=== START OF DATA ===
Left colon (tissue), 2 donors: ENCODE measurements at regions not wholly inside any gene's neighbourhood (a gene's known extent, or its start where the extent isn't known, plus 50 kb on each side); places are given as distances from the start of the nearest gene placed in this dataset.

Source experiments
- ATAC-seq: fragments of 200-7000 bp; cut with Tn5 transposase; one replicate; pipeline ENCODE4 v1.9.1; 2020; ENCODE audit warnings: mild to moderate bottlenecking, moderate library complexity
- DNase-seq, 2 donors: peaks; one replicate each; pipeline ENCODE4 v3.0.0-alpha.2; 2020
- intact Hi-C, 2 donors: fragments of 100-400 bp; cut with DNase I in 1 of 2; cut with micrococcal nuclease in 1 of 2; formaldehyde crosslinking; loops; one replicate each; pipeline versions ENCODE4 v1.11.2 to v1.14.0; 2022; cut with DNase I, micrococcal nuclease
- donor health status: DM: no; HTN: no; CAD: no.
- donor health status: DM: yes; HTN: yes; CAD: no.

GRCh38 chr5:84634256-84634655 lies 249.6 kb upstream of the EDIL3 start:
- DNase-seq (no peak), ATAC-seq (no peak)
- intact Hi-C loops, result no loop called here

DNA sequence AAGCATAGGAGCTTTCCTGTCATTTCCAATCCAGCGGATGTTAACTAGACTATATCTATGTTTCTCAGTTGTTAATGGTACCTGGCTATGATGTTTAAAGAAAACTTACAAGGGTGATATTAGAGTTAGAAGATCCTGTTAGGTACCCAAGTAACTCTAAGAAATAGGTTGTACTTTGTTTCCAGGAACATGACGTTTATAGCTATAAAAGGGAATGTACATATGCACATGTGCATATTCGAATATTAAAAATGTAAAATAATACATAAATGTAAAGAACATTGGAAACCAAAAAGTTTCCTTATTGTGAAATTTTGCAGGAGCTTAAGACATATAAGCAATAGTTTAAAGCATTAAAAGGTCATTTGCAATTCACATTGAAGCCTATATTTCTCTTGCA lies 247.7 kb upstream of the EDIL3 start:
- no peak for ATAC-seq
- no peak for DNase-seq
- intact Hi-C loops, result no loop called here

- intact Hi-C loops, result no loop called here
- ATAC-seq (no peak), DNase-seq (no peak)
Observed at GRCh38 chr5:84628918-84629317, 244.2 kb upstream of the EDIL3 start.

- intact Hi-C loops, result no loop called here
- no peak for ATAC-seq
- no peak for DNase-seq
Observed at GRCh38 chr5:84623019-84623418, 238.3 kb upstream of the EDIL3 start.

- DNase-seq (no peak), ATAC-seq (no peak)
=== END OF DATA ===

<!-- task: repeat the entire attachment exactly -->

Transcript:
Left colon (tissue), 2 donors: ENCODE measurements at regions not wholly inside any gene's neighbourhood (a gene's known extent, or its start where the extent isn't known, plus 50 kb on each side); places are given as distances from the start of the nearest gene placed in this dataset.

Source experiments
- ATAC-seq: fragments of 200-7000 bp; cut with Tn5 transposase; one replicate; pipeline ENCODE4 v1.9.1; 2020; ENCODE audit warnings: mild to moderate bottlenecking, moderate library complexity
- DNase-seq, 2 donors: peaks; one replicate each; pipeline ENCODE4 v3.0.0-alpha.2; 2020
- intact Hi-C, 2 donors: fragments of 100-400 bp; cut with DNase I in 1 of 2; cut with micrococcal nuclease in 1 of 2; formaldehyde crosslinking; loops; one replicate each; pipeline versions ENCODE4 v1.11.2 to v1.14.0; 2022; cut with DNase I, micrococcal nuclease
- donor health status: DM: no; HTN: no; CAD: no.
- donor health status: DM: yes; HTN: yes; CAD: no.

GRCh38 chr5:84634256-84634655 lies 249.6 kb upstream of the EDIL3 start:
- DNase-seq (no peak), ATAC-seq (no peak)
- intact Hi-C loops, result no loop called here

DNA sequence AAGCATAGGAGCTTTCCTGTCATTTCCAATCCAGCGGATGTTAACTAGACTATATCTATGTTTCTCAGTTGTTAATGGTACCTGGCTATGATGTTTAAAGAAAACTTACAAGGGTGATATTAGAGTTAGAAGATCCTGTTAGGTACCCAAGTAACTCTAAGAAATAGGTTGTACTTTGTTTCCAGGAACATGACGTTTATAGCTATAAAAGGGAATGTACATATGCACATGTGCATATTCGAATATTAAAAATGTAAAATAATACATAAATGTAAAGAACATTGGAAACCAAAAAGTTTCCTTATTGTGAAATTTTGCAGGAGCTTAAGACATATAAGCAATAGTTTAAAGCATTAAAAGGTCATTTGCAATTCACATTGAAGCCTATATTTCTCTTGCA lies 247.7 kb upstream of the EDIL3 start:
- no peak for ATAC-seq
- no peak for DNase-seq
- intact Hi-C loops, result no loop called here

- intact Hi-C loops, result no loop called here
- ATAC-seq (no peak), DNase-seq (no peak)
Observed at GRCh38 chr5:84628918-84629317, 244.2 kb upstream of the EDIL3 start.

- intact Hi-C loops, result no loop called here
- no peak for ATAC-seq
- no peak for DNase-seq
Observed at GRCh38 chr5:84623019-84623418, 238.3 kb upstream of the EDIL3 start.

- DNase-seq (no peak), ATAC-seq (no peak)